Wednesday, February 6, 2008

Money Lessons I Learned Growing Up

So, as I've mentionned before I listened to and have been trying out the ideas of Secrets of the Millionaire Mind by T. Harv Eker. One thing he suggests is to write down the ideas about money and wealth that you learned growing up, to become aware of your existing "wealth blueprint."

Despite SAYING that I was going to try and follow his recommendations, I hadn't really planned to do this, until today when I felt I needed a blog topic and didn't have one. So, putting the two thoughts together, I'm blogging today on money lessons I learned growing up.


  1. To get money you get a job. Husbands have to get jobs to support their families. It's expected. Wives may need to get jobs.

  2. If you want more money, you take a second job or maybe look for a 'better job' (which meant one that paid more).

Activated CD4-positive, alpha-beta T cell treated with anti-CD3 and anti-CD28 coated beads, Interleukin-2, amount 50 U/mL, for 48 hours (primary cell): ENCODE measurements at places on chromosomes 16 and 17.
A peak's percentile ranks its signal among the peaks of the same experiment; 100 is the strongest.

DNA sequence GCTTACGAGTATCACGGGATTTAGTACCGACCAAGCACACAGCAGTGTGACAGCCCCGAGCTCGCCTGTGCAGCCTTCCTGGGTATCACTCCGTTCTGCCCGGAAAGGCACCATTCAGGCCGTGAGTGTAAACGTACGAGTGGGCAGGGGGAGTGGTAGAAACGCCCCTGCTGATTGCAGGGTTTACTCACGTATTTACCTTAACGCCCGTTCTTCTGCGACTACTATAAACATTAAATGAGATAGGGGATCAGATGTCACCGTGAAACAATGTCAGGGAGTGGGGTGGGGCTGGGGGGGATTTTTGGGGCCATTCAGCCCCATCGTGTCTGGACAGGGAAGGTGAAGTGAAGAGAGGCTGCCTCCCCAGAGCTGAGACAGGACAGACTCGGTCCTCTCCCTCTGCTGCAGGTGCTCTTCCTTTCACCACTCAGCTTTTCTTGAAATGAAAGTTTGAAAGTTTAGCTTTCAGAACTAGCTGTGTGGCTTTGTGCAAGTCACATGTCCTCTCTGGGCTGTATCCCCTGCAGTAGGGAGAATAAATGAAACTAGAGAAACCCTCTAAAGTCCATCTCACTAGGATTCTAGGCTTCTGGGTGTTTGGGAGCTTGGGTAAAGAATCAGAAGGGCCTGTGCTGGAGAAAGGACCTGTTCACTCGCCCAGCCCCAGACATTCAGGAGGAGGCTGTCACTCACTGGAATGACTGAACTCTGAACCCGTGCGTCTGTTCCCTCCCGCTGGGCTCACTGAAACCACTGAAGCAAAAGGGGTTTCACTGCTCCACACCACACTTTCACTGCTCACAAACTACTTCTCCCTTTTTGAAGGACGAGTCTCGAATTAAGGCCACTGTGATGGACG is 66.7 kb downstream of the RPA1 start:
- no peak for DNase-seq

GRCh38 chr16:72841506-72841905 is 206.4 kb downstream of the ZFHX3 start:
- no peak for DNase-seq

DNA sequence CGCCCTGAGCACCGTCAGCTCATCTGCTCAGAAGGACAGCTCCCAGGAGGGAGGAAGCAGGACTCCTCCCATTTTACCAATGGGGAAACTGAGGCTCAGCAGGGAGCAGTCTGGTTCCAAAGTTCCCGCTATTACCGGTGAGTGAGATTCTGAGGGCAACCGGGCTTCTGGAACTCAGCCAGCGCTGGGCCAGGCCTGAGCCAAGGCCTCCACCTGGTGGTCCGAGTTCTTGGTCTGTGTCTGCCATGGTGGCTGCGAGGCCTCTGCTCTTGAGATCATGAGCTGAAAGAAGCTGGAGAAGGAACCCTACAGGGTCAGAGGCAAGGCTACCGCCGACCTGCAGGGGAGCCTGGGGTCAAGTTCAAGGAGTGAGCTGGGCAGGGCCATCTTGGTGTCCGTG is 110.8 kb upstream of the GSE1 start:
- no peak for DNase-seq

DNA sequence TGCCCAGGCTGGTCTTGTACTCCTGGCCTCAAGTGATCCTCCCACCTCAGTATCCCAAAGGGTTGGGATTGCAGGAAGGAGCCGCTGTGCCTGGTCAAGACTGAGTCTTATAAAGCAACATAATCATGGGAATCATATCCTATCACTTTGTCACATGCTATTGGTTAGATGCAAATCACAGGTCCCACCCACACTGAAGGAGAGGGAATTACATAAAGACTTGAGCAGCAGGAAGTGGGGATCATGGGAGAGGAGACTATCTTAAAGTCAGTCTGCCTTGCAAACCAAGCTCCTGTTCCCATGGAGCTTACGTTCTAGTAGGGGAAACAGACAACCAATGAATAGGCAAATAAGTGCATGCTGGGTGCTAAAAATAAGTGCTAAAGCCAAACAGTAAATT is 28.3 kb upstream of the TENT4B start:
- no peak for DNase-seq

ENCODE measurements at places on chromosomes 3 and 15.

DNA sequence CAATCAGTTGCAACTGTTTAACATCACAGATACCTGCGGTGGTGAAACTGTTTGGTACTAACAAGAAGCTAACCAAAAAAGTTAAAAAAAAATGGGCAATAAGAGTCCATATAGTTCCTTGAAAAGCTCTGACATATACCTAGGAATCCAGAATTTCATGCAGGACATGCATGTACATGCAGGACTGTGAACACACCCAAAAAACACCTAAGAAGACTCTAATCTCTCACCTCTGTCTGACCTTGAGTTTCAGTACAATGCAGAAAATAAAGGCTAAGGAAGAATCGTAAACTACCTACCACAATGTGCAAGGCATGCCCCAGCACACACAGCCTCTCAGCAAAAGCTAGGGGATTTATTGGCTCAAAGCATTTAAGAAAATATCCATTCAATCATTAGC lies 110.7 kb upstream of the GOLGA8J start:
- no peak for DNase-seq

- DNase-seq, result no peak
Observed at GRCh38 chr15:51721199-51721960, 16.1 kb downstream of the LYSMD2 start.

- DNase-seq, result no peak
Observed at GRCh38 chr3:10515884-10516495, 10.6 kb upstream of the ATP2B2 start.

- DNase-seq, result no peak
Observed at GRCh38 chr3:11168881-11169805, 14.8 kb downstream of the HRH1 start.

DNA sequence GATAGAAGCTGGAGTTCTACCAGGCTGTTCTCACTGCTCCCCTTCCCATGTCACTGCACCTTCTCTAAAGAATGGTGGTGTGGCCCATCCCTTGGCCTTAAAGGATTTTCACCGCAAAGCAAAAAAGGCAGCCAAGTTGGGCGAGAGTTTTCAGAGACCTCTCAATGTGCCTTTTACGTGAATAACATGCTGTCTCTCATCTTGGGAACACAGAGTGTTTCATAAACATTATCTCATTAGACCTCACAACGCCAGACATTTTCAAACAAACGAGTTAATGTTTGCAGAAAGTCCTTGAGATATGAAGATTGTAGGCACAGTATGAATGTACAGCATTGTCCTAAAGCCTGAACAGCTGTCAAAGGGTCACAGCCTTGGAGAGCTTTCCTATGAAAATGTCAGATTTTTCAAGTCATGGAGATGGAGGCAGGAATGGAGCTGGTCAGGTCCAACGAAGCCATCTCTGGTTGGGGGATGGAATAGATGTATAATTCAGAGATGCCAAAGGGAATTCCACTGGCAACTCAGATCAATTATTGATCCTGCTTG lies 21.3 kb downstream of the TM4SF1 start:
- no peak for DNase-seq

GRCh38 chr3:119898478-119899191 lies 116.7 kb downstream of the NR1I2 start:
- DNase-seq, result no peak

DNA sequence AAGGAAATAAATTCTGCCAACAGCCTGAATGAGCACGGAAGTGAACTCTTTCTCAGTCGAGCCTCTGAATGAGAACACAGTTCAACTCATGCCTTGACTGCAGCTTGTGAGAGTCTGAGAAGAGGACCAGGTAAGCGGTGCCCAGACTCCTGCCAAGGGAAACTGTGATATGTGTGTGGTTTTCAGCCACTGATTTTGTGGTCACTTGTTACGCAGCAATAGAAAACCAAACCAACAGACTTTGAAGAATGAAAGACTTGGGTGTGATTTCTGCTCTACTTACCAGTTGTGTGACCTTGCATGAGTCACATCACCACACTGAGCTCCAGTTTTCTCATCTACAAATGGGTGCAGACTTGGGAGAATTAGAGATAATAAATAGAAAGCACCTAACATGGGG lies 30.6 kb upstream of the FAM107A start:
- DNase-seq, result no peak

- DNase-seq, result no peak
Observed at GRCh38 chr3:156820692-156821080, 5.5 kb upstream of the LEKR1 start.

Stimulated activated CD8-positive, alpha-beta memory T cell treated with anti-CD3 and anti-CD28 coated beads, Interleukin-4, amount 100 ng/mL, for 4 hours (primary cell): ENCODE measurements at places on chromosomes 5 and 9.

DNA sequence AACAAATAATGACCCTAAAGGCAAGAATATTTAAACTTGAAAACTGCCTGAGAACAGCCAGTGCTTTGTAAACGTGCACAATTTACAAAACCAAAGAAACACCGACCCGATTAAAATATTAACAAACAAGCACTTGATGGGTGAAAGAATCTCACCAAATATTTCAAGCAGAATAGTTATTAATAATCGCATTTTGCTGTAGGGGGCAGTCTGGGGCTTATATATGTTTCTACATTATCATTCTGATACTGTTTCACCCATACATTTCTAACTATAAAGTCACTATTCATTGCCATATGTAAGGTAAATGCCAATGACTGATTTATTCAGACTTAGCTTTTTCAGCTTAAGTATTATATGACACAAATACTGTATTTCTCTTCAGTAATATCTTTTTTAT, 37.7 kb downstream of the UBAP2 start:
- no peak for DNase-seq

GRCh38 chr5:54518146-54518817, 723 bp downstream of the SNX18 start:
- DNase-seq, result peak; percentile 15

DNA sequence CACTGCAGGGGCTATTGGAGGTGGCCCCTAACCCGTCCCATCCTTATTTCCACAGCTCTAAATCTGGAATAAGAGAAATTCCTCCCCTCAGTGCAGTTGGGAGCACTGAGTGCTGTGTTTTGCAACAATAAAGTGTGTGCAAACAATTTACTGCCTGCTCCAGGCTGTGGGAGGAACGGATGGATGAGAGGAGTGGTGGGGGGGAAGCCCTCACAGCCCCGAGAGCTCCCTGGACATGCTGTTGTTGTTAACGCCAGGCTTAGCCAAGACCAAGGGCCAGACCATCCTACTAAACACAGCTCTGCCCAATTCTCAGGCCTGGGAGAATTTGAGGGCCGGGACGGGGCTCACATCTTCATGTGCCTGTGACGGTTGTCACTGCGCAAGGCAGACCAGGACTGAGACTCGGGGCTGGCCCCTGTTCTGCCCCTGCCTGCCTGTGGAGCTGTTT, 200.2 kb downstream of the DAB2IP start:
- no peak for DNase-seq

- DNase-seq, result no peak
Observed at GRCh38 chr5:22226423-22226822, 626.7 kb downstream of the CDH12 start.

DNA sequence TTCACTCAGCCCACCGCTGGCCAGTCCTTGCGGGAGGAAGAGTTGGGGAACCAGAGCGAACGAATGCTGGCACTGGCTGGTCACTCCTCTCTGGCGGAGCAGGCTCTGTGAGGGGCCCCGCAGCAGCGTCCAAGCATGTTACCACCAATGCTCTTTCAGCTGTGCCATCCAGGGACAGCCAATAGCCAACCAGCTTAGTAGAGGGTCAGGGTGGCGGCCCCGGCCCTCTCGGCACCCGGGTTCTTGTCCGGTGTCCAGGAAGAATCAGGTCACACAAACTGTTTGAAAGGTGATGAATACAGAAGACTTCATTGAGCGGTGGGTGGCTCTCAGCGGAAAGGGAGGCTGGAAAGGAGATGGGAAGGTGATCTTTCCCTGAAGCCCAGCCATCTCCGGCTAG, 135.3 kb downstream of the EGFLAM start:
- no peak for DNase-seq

3. Investment was a way to make your savings accumulate faster. It wasn't realistic to expect to live off your investments unless you were already very rich.

  4. To invest money in any way, real estate, stocks, a business loan and lose it was a very sad experience and therefore you should be careful to avoid that. My mother told me that they had bought a mobile home with money she inherited from her father and they lost almost all that money. Perhaps because the money was associated with her father, this experience left her very sad and she decided to never invest in real estate again.

  5. You should only start a business if you have other money to fall back on, savings, a spouse's income, etc. Because the overwhelming majority of new businesses fail. So odds are you are going to fail.

  6. It was okay to try and earn a little money in addition to your real job, but it was unrealistic to think that you'd be quitting your "day job" any time soon.


Okay well the next step is supposed to be to evaluate how these ideas have effected my life so far. But that's for another day.

See ya!

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